Jersey City first in NJ to provide safe space for victims in domestic cases
JERSEY CITY — One of the biggest challenges of Municipal Prosecutor Jake Hudnut's job is securing the courtroom participation of someone who believes they have been victimized.
This particular problem is now being magnified by something that was feared by public officials at the start of the COVID-19 pandemic, and which Hudnut said has sadly come to pass: a spike in reports of domestic violence incidents, particularly in urban areas of New Jersey where living space is tight.
To address a resulting increase in volume that now has its municipal court handling more than 100 cases per week, Jersey City believes it has established the state's first dedicated safe space for victims involved in court proceedings.
The "Safe Serenity Room" features comfortable furniture plus a child-friendly area, so that young family members don't have to feel like collateral damage as these court appearances play out.
A prosecutor's duty is to get to the root of a conflict from both sides, Hudnut said, and the Safe Serenity Room is designed to ease that burden on accusers.
"They're not in the courtroom with their abuser, they don't have to worry about being intimidated or talked out of their participating in the prosecution," Hudnut said. "We're seeing the volume of cases coming in, and as we're transitioning from virtual court to in-person court again, we thought this was a good opportunity to try a new approach."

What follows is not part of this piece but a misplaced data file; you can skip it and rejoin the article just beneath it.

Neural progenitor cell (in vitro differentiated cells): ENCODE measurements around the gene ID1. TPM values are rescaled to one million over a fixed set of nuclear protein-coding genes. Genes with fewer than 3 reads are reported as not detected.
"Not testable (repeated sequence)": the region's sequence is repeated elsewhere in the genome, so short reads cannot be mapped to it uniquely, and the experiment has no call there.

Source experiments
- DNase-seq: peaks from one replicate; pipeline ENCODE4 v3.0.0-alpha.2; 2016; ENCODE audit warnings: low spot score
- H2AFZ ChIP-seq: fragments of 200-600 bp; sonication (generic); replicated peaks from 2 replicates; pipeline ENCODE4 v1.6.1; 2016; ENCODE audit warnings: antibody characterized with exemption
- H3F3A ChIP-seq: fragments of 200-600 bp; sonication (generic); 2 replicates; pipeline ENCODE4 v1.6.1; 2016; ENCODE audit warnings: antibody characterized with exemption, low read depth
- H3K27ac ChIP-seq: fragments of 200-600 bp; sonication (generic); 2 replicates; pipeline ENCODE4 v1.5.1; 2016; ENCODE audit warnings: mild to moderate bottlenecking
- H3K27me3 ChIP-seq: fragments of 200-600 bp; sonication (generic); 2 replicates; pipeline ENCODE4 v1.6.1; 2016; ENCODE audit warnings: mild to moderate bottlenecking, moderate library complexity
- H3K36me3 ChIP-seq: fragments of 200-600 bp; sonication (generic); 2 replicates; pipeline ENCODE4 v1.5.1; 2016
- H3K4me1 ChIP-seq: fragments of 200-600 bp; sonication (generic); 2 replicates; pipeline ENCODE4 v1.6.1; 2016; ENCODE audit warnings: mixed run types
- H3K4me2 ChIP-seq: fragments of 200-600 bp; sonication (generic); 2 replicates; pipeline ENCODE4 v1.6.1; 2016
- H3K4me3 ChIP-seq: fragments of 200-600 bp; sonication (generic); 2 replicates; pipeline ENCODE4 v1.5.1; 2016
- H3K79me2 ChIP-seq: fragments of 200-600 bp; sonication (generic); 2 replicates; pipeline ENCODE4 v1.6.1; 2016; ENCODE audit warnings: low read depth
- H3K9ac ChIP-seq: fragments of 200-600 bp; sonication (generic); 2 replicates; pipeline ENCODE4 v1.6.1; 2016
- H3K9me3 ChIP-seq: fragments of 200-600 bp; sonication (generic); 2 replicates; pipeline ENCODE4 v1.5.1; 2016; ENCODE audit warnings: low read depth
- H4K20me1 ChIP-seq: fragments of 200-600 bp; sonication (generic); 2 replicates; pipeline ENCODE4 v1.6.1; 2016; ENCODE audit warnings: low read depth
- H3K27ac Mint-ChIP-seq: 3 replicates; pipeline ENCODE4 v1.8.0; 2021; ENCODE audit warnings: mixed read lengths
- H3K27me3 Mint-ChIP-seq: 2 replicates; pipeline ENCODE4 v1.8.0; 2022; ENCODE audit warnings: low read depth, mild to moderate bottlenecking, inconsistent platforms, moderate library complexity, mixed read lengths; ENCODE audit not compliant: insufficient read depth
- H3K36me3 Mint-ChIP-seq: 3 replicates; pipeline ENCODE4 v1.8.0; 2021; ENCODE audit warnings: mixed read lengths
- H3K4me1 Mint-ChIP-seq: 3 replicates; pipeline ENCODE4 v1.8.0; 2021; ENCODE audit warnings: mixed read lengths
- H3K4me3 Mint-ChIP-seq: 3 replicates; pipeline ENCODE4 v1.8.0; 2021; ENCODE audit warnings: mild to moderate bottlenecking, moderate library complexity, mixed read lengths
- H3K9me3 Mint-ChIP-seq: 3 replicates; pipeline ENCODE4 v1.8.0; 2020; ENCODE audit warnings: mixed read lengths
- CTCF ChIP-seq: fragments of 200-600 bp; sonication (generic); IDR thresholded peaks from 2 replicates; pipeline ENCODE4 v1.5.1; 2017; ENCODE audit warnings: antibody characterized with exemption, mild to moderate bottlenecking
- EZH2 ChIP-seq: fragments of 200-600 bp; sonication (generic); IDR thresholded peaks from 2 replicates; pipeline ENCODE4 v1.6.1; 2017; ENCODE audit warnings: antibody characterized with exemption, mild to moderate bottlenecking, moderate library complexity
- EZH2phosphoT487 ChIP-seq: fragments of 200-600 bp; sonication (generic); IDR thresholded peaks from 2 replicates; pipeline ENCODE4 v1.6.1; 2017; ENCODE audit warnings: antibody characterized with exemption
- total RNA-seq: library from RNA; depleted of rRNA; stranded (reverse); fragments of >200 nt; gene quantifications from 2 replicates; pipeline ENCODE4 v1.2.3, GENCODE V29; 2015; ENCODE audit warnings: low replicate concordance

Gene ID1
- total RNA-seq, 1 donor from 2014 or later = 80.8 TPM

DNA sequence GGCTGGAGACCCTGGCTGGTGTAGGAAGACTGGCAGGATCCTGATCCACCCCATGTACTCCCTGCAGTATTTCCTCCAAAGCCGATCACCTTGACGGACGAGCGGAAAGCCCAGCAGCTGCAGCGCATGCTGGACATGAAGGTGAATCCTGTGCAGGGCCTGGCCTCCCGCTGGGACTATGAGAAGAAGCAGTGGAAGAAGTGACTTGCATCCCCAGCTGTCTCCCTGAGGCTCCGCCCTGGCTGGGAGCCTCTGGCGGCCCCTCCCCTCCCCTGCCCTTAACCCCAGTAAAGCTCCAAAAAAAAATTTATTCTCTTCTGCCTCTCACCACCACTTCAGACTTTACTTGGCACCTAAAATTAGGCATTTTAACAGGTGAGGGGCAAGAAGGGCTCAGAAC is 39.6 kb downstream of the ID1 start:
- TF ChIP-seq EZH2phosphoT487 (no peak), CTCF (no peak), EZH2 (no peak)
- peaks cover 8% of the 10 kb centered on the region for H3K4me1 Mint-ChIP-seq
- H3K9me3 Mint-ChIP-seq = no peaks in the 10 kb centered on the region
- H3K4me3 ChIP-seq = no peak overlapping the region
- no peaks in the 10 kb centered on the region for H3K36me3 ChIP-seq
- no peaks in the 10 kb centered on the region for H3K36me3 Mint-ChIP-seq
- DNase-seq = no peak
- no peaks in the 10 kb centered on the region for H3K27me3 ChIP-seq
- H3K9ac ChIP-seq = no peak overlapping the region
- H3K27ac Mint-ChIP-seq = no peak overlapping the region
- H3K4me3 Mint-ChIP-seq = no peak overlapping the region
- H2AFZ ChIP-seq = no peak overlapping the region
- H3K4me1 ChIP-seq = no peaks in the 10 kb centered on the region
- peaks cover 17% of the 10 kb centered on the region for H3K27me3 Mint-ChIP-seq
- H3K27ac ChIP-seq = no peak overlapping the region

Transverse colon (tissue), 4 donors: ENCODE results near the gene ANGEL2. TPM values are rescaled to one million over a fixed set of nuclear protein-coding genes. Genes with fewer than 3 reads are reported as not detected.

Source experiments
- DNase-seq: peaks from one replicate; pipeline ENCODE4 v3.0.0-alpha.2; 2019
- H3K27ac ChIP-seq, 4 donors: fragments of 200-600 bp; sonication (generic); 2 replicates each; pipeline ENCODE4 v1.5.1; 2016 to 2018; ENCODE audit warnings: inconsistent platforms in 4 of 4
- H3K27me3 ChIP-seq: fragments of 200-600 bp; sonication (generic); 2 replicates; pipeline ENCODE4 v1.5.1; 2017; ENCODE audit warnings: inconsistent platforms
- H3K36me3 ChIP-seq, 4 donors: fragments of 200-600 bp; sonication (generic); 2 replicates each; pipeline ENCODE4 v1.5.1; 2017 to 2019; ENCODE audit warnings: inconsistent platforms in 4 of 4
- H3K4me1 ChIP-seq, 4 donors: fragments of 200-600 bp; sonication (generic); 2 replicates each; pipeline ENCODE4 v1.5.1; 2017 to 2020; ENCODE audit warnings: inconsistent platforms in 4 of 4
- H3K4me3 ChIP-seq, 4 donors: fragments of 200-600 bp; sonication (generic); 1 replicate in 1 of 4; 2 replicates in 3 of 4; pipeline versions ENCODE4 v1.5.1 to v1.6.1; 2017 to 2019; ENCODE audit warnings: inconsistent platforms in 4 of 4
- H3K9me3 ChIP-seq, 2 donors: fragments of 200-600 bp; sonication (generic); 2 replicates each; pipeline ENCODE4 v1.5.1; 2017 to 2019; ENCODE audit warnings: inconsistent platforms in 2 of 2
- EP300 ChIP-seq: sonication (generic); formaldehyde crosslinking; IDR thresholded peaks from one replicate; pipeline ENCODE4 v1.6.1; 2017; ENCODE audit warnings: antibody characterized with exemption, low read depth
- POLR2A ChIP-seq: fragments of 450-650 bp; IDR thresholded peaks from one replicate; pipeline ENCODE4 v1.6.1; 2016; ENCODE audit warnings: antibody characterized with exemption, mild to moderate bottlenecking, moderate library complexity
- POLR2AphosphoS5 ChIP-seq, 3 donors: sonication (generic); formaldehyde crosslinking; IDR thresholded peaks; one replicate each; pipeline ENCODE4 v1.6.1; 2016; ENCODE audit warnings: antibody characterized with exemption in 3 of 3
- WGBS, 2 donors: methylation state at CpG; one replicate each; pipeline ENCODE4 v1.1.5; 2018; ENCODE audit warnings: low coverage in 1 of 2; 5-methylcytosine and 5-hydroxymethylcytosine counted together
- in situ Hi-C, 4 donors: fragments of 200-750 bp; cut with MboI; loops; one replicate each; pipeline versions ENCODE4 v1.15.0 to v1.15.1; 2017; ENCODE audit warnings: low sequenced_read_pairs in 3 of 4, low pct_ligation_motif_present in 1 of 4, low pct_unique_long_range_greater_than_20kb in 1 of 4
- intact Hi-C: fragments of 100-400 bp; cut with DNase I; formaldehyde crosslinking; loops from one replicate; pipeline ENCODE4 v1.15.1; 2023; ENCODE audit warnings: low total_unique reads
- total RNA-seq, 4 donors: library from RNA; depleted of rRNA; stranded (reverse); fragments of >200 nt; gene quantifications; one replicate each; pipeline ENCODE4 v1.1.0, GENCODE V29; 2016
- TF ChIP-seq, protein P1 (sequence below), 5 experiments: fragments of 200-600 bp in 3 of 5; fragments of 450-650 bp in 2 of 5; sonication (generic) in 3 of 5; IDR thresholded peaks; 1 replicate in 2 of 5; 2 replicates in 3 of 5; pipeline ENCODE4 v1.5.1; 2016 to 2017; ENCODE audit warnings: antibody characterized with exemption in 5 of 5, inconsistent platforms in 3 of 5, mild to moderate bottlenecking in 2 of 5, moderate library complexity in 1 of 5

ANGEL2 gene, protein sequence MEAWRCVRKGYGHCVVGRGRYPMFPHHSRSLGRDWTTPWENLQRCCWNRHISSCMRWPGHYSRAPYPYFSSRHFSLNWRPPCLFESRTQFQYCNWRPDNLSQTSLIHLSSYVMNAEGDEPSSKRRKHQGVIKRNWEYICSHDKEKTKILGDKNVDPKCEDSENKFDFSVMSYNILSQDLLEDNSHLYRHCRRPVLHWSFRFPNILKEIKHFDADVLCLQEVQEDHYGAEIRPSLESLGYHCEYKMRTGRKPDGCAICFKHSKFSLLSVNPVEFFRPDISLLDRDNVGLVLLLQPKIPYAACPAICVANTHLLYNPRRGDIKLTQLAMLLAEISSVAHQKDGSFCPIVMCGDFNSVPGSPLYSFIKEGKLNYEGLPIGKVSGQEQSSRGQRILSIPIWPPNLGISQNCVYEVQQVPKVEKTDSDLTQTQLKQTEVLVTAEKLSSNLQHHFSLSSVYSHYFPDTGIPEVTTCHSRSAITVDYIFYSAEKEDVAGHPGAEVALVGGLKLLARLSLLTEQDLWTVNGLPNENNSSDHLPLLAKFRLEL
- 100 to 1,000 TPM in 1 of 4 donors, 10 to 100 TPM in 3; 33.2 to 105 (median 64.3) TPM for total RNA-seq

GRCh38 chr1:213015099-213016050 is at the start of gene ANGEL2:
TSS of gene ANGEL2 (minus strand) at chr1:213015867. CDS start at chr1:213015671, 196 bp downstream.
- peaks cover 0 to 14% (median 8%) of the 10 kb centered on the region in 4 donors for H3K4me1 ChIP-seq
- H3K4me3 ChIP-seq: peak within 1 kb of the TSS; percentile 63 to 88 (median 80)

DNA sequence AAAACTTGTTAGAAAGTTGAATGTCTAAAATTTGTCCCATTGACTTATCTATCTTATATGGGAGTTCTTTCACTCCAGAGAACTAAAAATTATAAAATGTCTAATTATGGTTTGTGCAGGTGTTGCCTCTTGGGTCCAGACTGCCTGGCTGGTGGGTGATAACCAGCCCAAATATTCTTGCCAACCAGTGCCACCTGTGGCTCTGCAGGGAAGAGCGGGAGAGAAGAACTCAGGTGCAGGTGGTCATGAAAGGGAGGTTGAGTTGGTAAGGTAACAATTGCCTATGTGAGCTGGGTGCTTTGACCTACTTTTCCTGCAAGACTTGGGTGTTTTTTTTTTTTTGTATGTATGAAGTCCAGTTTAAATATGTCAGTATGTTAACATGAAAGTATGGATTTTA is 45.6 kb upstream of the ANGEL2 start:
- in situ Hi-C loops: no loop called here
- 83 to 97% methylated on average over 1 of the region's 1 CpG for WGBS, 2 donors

Jersey City's municipal court remains all-virtual at this time due to the ongoing pandemic, but Hudnut said there will inevitably be a time when appointments are back to "normal."
He said the Safe Serenity Room, in theory, will be able to operate effectively in any format.
"We just want to be sure that when the doors reopen, we can do it face to face, and that's why we're launching this safe space when that time comes," Hudnut said.
Yet still another piece of the puzzle is what happens outside the courtroom, and making a space like this available gives victims "a way to get out of bad situations," according to Hudnut.
Domestic violence cases can start at the city level, he said, but if legal resolutions are not pursued to their fullest, these instances can progress higher -- and more dangerously.
Hudnut said no prosecutor wants to bring someone back to court as a victim of repeat abuse.
"Many times, by the time a case comes to court, the parties have reconciled," he said, "but there's still an issue there that, data shows, repeats and actually escalates each time."
And once a case has been resolved, victims may need help picking up the pieces.
So the Safe Serenity Room has brought two community nonprofits, Women Rising and Sarah's Daughters, on board to provide counseling services, and assistance with housing and job placement.